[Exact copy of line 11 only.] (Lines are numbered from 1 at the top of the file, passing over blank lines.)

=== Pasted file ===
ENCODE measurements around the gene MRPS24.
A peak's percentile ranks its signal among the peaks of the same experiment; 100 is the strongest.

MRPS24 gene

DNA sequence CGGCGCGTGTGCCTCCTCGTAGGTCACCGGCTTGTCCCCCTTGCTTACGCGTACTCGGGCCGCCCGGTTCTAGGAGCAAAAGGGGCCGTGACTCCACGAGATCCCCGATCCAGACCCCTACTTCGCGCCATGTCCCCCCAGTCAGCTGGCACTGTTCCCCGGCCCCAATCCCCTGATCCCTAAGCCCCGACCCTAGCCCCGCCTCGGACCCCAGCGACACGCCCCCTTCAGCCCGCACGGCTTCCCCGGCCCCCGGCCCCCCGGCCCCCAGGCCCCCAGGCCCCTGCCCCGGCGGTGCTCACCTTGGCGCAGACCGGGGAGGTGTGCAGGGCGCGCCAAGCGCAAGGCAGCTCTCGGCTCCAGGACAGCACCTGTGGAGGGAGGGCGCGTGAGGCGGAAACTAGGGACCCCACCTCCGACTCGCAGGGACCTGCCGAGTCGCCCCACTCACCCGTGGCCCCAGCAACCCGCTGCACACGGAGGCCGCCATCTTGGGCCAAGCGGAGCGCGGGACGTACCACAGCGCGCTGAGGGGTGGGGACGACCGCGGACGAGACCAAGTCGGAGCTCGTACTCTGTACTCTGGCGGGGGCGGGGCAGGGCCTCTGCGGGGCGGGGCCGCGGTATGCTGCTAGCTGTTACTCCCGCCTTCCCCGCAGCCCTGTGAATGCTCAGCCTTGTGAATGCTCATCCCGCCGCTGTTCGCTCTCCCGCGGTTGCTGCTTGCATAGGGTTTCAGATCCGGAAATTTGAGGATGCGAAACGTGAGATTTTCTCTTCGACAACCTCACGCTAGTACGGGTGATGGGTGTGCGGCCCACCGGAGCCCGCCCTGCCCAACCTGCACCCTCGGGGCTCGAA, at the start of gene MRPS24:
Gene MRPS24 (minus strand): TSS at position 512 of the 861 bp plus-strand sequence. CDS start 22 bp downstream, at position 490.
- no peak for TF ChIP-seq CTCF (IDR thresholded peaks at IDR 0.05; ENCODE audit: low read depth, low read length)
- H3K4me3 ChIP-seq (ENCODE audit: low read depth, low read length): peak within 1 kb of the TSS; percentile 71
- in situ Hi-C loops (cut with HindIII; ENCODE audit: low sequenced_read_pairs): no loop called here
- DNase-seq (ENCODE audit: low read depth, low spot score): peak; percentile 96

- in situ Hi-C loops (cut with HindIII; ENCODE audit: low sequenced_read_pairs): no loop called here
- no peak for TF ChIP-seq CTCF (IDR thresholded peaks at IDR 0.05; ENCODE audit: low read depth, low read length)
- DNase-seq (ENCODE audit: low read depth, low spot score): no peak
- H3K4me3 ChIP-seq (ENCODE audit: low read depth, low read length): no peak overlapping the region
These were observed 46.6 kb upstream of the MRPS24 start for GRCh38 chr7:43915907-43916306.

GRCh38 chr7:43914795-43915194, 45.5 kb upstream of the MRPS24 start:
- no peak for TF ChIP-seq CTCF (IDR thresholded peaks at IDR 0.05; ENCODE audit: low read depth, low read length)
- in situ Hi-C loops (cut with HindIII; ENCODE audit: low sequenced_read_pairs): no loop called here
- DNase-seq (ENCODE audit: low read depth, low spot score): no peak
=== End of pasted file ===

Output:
- no peak for TF ChIP-seq CTCF (IDR thresholded peaks at IDR 0.05; ENCODE audit: low read depth, low read length)